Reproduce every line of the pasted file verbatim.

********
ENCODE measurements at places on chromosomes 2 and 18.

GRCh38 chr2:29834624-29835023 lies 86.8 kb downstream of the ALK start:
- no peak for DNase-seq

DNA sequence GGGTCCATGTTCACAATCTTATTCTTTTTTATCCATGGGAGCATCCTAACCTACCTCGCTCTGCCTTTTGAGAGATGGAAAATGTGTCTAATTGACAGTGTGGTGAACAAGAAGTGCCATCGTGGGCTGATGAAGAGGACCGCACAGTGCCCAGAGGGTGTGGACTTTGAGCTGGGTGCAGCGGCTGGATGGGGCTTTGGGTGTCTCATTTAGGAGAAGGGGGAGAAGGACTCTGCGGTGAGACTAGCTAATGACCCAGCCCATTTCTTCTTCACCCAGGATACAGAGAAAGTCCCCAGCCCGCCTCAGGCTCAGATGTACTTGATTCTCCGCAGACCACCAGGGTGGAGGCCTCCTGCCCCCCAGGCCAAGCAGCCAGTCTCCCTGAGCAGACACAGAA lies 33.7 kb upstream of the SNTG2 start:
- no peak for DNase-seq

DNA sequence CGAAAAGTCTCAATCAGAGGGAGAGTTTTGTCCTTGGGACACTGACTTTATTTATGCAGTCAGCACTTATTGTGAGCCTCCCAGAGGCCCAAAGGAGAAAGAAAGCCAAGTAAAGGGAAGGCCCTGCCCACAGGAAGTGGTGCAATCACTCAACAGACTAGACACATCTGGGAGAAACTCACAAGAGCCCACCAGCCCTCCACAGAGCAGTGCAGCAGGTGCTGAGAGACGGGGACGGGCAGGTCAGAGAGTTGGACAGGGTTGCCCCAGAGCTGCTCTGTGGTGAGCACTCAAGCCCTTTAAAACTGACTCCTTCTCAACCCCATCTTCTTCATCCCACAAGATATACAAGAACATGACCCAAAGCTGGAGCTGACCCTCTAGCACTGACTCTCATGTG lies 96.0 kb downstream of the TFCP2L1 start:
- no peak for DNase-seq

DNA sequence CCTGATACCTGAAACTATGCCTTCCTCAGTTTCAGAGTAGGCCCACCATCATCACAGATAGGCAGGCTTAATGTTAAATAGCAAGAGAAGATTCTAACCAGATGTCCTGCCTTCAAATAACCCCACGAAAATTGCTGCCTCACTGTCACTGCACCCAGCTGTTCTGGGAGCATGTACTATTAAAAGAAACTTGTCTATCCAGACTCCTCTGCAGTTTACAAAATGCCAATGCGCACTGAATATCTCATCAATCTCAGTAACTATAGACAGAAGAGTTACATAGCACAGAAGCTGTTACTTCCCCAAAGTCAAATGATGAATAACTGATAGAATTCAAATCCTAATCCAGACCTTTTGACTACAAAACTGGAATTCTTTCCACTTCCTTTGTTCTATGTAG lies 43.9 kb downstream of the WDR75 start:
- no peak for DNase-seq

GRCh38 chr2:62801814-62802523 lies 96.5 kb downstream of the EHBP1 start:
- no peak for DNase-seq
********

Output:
ENCODE measurements at places on chromosomes 2 and 18.

GRCh38 chr2:29834624-29835023 lies 86.8 kb downstream of the ALK start:
- no peak for DNase-seq

DNA sequence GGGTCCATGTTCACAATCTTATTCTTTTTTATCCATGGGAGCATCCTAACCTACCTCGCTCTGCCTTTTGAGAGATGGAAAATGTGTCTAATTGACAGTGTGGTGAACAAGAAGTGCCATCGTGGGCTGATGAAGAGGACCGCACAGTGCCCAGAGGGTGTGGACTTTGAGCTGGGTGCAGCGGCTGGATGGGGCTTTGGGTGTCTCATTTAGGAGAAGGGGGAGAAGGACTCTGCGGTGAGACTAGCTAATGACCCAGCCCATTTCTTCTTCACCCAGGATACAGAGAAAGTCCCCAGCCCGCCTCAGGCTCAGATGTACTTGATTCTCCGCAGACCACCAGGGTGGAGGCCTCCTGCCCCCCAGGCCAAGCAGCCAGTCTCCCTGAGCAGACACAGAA lies 33.7 kb upstream of the SNTG2 start:
- no peak for DNase-seq

DNA sequence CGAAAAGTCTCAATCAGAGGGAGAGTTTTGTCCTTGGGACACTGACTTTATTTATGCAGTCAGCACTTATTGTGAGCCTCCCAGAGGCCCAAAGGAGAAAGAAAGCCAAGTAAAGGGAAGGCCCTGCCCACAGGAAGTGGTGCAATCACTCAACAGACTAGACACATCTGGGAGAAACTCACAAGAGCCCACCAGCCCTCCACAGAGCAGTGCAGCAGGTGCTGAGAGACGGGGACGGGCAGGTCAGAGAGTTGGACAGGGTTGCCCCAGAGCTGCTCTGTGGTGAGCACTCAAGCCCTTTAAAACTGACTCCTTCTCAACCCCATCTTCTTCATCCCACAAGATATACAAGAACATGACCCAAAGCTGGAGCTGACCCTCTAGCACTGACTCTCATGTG lies 96.0 kb downstream of the TFCP2L1 start:
- no peak for DNase-seq

DNA sequence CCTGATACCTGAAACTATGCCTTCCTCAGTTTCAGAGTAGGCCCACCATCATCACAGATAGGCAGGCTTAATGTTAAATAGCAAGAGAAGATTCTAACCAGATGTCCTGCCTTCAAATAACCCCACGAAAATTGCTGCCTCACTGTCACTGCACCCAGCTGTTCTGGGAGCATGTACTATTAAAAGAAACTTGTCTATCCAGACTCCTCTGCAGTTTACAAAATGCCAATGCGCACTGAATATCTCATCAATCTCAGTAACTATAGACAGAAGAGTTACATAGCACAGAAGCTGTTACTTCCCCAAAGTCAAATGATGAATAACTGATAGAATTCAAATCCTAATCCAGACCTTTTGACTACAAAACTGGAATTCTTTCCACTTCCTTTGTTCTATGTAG lies 43.9 kb downstream of the WDR75 start:
- no peak for DNase-seq

GRCh38 chr2:62801814-62802523 lies 96.5 kb downstream of the EHBP1 start:
- no peak for DNase-seq